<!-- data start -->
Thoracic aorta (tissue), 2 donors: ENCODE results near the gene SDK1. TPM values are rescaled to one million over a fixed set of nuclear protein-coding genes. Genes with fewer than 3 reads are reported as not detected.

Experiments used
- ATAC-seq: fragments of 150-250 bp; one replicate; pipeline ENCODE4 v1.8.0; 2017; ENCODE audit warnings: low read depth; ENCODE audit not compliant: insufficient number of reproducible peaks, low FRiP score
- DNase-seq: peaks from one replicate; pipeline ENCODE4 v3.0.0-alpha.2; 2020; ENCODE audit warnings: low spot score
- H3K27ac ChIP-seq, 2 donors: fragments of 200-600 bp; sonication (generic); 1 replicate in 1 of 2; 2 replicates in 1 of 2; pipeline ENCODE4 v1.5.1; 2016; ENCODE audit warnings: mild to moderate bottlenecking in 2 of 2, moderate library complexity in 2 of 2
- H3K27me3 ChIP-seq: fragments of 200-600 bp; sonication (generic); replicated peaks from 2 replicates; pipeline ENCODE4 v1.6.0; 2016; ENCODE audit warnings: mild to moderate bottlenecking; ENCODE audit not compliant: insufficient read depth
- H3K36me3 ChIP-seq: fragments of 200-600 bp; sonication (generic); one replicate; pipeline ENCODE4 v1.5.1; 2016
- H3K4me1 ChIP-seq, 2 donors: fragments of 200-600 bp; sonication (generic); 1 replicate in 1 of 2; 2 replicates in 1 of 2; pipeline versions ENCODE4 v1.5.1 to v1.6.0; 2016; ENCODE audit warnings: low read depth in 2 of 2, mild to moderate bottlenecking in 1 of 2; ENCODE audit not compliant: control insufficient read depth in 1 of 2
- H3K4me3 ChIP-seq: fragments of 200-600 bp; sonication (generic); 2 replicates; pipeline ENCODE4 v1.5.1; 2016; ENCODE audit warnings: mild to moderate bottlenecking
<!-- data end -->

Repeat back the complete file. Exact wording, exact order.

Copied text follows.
Thoracic aorta (tissue), 2 donors: ENCODE results near the gene SDK1. TPM values are rescaled to one million over a fixed set of nuclear protein-coding genes. Genes with fewer than 3 reads are reported as not detected.

Experiments used
- ATAC-seq: fragments of 150-250 bp; one replicate; pipeline ENCODE4 v1.8.0; 2017; ENCODE audit warnings: low read depth; ENCODE audit not compliant: insufficient number of reproducible peaks, low FRiP score
- DNase-seq: peaks from one replicate; pipeline ENCODE4 v3.0.0-alpha.2; 2020; ENCODE audit warnings: low spot score
- H3K27ac ChIP-seq, 2 donors: fragments of 200-600 bp; sonication (generic); 1 replicate in 1 of 2; 2 replicates in 1 of 2; pipeline ENCODE4 v1.5.1; 2016; ENCODE audit warnings: mild to moderate bottlenecking in 2 of 2, moderate library complexity in 2 of 2
- H3K27me3 ChIP-seq: fragments of 200-600 bp; sonication (generic); replicated peaks from 2 replicates; pipeline ENCODE4 v1.6.0; 2016; ENCODE audit warnings: mild to moderate bottlenecking; ENCODE audit not compliant: insufficient read depth
- H3K36me3 ChIP-seq: fragments of 200-600 bp; sonication (generic); one replicate; pipeline ENCODE4 v1.5.1; 2016
- H3K4me1 ChIP-seq, 2 donors: fragments of 200-600 bp; sonication (generic); 1 replicate in 1 of 2; 2 replicates in 1 of 2; pipeline versions ENCODE4 v1.5.1 to v1.6.0; 2016; ENCODE audit warnings: low read depth in 2 of 2, mild to moderate bottlenecking in 1 of 2; ENCODE audit not compliant: control insufficient read depth in 1 of 2
- H3K4me3 ChIP-seq: fragments of 200-600 bp; sonication (generic); 2 replicates; pipeline ENCODE4 v1.5.1; 2016; ENCODE audit warnings: mild to moderate bottlenecking